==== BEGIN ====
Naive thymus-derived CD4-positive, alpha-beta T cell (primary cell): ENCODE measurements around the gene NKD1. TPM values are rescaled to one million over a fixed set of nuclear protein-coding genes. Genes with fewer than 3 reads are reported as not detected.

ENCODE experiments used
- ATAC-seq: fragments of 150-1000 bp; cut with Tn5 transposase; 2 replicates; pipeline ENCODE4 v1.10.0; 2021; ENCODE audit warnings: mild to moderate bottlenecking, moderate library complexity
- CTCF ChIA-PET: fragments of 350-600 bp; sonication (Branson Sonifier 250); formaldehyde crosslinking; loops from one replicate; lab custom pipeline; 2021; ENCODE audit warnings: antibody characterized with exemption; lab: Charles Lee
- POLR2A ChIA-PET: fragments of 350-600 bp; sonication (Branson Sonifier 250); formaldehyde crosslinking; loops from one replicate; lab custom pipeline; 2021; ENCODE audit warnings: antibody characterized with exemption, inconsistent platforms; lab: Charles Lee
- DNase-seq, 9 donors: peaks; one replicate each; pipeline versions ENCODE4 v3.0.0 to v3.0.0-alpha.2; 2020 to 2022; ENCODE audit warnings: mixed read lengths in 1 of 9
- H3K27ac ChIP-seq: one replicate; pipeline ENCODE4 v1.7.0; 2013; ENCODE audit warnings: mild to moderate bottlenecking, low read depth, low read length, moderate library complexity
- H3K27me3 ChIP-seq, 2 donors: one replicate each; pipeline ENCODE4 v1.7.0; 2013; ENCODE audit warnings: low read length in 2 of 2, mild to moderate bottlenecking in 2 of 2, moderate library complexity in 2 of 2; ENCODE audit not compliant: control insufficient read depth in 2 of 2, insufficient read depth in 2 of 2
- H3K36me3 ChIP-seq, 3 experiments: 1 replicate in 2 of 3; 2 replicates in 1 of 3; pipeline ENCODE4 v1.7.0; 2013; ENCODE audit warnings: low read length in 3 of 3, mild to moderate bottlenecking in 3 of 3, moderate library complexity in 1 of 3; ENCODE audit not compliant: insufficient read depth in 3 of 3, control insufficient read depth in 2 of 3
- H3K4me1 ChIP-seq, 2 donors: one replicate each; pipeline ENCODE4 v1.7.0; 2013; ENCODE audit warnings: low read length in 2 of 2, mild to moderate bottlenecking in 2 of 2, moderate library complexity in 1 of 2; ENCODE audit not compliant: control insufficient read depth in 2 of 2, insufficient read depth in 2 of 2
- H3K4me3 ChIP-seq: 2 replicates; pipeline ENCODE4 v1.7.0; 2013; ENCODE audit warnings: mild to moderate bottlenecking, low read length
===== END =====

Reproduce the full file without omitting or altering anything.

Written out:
Naive thymus-derived CD4-positive, alpha-beta T cell (primary cell): ENCODE measurements around the gene NKD1. TPM values are rescaled to one million over a fixed set of nuclear protein-coding genes. Genes with fewer than 3 reads are reported as not detected.

ENCODE experiments used
- ATAC-seq: fragments of 150-1000 bp; cut with Tn5 transposase; 2 replicates; pipeline ENCODE4 v1.10.0; 2021; ENCODE audit warnings: mild to moderate bottlenecking, moderate library complexity
- CTCF ChIA-PET: fragments of 350-600 bp; sonication (Branson Sonifier 250); formaldehyde crosslinking; loops from one replicate; lab custom pipeline; 2021; ENCODE audit warnings: antibody characterized with exemption; lab: Charles Lee
- POLR2A ChIA-PET: fragments of 350-600 bp; sonication (Branson Sonifier 250); formaldehyde crosslinking; loops from one replicate; lab custom pipeline; 2021; ENCODE audit warnings: antibody characterized with exemption, inconsistent platforms; lab: Charles Lee
- DNase-seq, 9 donors: peaks; one replicate each; pipeline versions ENCODE4 v3.0.0 to v3.0.0-alpha.2; 2020 to 2022; ENCODE audit warnings: mixed read lengths in 1 of 9
- H3K27ac ChIP-seq: one replicate; pipeline ENCODE4 v1.7.0; 2013; ENCODE audit warnings: mild to moderate bottlenecking, low read depth, low read length, moderate library complexity
- H3K27me3 ChIP-seq, 2 donors: one replicate each; pipeline ENCODE4 v1.7.0; 2013; ENCODE audit warnings: low read length in 2 of 2, mild to moderate bottlenecking in 2 of 2, moderate library complexity in 2 of 2; ENCODE audit not compliant: control insufficient read depth in 2 of 2, insufficient read depth in 2 of 2
- H3K36me3 ChIP-seq, 3 experiments: 1 replicate in 2 of 3; 2 replicates in 1 of 3; pipeline ENCODE4 v1.7.0; 2013; ENCODE audit warnings: low read length in 3 of 3, mild to moderate bottlenecking in 3 of 3, moderate library complexity in 1 of 3; ENCODE audit not compliant: insufficient read depth in 3 of 3, control insufficient read depth in 2 of 3
- H3K4me1 ChIP-seq, 2 donors: one replicate each; pipeline ENCODE4 v1.7.0; 2013; ENCODE audit warnings: low read length in 2 of 2, mild to moderate bottlenecking in 2 of 2, moderate library complexity in 1 of 2; ENCODE audit not compliant: control insufficient read depth in 2 of 2, insufficient read depth in 2 of 2
- H3K4me3 ChIP-seq: 2 replicates; pipeline ENCODE4 v1.7.0; 2013; ENCODE audit warnings: mild to moderate bottlenecking, low read length